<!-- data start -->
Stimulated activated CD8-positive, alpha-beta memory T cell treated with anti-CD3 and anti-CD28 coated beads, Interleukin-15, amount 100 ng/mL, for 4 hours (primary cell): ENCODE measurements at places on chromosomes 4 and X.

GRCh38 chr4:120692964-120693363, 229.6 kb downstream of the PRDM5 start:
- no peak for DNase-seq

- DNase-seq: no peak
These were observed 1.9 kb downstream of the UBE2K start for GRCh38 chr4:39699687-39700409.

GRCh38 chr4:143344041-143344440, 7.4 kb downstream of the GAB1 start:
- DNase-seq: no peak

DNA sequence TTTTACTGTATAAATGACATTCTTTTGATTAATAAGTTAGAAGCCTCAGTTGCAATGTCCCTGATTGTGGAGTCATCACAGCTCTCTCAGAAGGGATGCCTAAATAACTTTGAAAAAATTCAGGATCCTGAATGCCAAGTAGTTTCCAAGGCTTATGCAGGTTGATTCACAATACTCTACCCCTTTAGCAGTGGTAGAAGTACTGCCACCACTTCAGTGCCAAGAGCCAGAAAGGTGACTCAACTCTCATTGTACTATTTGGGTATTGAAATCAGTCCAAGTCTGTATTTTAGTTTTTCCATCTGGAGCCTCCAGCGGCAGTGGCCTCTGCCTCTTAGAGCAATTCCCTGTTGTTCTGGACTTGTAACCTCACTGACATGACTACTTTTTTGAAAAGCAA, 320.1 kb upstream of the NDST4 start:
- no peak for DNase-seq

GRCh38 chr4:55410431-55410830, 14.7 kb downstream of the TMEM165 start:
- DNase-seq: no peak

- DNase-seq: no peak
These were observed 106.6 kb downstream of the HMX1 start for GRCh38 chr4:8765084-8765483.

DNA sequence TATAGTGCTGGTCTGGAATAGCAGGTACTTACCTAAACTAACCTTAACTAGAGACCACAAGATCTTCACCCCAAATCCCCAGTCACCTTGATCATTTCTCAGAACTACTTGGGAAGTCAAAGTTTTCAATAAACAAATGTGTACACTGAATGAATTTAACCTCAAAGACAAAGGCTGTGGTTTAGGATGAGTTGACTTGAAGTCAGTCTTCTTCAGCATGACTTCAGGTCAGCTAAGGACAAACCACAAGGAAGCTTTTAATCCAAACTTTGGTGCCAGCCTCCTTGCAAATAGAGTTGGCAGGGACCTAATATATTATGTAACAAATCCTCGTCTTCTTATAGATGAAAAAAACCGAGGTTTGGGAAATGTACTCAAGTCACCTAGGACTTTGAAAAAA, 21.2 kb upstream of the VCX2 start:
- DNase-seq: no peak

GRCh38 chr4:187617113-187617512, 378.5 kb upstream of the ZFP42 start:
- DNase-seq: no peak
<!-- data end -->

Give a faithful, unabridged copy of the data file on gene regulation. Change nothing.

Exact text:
Stimulated activated CD8-positive, alpha-beta memory T cell treated with anti-CD3 and anti-CD28 coated beads, Interleukin-15, amount 100 ng/mL, for 4 hours (primary cell): ENCODE measurements at places on chromosomes 4 and X.

GRCh38 chr4:120692964-120693363, 229.6 kb downstream of the PRDM5 start:
- no peak for DNase-seq

- DNase-seq: no peak
These were observed 1.9 kb downstream of the UBE2K start for GRCh38 chr4:39699687-39700409.

GRCh38 chr4:143344041-143344440, 7.4 kb downstream of the GAB1 start:
- DNase-seq: no peak

DNA sequence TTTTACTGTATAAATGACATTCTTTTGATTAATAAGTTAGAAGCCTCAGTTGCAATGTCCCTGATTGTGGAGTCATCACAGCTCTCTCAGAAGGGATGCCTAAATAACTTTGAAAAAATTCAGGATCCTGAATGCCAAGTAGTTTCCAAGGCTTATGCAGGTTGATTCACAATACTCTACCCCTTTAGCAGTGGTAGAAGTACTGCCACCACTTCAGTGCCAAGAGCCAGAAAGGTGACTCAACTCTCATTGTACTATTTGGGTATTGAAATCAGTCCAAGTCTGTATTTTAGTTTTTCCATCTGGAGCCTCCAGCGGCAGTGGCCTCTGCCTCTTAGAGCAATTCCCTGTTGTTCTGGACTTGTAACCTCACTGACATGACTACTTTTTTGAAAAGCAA, 320.1 kb upstream of the NDST4 start:
- no peak for DNase-seq

GRCh38 chr4:55410431-55410830, 14.7 kb downstream of the TMEM165 start:
- DNase-seq: no peak

- DNase-seq: no peak
These were observed 106.6 kb downstream of the HMX1 start for GRCh38 chr4:8765084-8765483.

DNA sequence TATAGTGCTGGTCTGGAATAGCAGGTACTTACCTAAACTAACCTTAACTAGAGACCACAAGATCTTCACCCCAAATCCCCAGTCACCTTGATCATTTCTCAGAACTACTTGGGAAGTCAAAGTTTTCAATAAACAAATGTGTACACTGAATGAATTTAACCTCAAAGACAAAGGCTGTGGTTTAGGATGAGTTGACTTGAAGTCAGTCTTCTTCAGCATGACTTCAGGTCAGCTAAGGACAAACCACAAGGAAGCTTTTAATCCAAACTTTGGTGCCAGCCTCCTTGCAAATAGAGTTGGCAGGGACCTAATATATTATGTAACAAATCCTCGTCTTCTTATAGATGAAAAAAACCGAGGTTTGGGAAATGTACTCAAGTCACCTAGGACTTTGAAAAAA, 21.2 kb upstream of the VCX2 start:
- DNase-seq: no peak

GRCh38 chr4:187617113-187617512, 378.5 kb upstream of the ZFP42 start:
- DNase-seq: no peak